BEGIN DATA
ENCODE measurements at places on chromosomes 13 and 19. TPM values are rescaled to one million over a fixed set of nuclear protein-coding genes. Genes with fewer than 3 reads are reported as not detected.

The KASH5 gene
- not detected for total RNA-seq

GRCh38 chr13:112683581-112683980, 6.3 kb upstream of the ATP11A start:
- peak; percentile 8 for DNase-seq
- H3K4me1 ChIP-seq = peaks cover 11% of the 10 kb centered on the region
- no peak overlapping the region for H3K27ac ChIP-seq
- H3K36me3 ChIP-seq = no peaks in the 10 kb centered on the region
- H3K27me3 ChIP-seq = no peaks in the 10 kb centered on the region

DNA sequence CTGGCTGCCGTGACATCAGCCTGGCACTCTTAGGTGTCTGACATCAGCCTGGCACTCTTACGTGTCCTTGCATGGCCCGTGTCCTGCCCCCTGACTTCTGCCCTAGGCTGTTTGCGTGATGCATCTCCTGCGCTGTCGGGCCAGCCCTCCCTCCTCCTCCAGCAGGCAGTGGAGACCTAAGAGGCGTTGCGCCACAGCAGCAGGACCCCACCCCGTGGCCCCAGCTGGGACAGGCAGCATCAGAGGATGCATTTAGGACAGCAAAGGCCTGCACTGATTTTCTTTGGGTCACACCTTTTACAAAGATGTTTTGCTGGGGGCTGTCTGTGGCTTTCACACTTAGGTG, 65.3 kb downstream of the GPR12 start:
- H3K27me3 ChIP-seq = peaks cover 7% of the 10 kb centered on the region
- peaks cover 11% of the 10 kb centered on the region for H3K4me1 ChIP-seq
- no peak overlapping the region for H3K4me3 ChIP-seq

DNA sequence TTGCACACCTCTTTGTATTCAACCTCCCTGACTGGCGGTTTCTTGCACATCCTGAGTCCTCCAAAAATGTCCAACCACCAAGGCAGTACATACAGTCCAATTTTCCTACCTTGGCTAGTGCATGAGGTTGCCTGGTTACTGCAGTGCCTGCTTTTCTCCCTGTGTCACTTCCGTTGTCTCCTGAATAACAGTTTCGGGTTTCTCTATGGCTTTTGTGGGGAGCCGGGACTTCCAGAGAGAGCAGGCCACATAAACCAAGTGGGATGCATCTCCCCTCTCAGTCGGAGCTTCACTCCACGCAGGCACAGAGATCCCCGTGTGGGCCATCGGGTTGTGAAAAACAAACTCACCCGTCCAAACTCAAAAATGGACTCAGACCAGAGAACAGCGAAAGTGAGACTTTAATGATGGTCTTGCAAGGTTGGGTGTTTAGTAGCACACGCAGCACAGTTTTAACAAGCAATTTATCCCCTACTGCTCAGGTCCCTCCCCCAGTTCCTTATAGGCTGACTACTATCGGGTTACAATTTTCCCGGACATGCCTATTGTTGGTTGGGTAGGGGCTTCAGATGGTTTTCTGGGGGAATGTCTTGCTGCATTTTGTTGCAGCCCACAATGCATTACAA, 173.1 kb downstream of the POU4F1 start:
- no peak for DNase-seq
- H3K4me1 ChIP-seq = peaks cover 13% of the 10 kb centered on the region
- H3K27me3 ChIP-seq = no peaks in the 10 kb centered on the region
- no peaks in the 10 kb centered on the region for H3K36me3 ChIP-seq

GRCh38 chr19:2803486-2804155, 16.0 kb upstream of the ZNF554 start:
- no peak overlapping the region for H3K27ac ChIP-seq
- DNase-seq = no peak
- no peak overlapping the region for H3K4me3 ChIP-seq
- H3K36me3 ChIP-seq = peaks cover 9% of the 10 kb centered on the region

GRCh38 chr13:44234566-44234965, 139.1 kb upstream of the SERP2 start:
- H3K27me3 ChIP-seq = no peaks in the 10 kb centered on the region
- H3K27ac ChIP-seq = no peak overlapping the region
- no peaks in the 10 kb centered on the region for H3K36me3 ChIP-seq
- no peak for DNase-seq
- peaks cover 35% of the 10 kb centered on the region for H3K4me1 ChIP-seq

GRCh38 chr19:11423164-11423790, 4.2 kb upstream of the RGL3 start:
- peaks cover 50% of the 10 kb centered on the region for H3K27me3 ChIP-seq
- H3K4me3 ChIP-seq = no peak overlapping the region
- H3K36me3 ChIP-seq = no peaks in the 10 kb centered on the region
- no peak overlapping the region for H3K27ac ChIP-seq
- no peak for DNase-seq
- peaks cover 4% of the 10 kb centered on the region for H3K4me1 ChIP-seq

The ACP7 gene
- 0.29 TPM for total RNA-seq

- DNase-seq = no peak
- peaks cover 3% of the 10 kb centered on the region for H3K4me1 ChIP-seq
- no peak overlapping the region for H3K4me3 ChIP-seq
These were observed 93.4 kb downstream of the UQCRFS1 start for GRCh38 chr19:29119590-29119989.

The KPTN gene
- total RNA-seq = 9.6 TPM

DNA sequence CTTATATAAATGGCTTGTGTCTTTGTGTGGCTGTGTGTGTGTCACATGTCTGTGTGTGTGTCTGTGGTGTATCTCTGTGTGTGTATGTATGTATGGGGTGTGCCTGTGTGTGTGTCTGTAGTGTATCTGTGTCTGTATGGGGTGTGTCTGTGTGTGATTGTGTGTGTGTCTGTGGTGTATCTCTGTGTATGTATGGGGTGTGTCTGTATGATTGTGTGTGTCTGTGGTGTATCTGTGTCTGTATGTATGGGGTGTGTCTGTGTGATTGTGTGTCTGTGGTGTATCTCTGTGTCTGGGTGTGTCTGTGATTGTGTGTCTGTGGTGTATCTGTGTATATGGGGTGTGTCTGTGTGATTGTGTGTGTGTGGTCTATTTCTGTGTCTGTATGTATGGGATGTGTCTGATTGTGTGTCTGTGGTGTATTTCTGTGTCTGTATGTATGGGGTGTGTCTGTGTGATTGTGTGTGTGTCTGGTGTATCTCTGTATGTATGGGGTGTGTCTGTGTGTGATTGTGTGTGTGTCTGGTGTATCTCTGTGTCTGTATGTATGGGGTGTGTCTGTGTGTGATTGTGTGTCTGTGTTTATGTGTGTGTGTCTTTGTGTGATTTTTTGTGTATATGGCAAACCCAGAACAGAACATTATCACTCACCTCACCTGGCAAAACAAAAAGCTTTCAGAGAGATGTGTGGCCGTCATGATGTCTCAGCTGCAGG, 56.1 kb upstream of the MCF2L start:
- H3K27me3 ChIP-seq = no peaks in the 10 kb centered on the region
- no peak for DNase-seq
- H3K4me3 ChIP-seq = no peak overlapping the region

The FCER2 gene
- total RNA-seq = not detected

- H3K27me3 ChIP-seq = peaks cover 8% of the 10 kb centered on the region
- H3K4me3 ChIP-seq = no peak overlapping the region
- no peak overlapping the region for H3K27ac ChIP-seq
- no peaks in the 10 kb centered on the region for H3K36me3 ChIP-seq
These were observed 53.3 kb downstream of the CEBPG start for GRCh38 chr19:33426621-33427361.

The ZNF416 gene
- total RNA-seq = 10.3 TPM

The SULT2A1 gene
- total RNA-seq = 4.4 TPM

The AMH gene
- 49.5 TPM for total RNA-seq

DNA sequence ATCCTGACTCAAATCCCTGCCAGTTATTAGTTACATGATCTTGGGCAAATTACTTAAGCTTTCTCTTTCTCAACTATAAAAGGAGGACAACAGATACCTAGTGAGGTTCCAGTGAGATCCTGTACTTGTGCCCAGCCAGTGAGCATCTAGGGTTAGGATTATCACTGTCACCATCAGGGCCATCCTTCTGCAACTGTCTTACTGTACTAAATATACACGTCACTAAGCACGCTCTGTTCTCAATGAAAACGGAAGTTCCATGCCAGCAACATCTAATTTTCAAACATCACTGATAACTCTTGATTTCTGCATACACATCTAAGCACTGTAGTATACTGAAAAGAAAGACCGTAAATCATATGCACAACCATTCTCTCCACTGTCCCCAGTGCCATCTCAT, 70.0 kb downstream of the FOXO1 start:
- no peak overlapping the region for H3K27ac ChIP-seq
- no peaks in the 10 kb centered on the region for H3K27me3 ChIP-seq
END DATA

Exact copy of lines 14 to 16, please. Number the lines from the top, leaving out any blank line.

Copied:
DNA sequence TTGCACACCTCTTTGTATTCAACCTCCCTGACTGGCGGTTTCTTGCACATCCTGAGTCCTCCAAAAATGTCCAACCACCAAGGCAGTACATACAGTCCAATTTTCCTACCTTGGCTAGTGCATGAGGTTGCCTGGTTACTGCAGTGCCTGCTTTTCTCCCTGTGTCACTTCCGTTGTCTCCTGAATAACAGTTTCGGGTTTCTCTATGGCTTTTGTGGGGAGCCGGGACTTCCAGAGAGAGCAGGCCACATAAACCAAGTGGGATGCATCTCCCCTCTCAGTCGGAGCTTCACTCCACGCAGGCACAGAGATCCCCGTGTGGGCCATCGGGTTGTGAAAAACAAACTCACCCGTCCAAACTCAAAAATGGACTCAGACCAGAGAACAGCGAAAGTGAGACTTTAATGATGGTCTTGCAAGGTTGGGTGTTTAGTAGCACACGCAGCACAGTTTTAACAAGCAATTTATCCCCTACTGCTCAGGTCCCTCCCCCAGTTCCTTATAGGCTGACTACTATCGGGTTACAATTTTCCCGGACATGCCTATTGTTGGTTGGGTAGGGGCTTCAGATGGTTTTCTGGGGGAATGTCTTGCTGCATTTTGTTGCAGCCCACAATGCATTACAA, 173.1 kb downstream of the POU4F1 start:
- no peak for DNase-seq
- H3K4me1 ChIP-seq = peaks cover 13% of the 10 kb centered on the region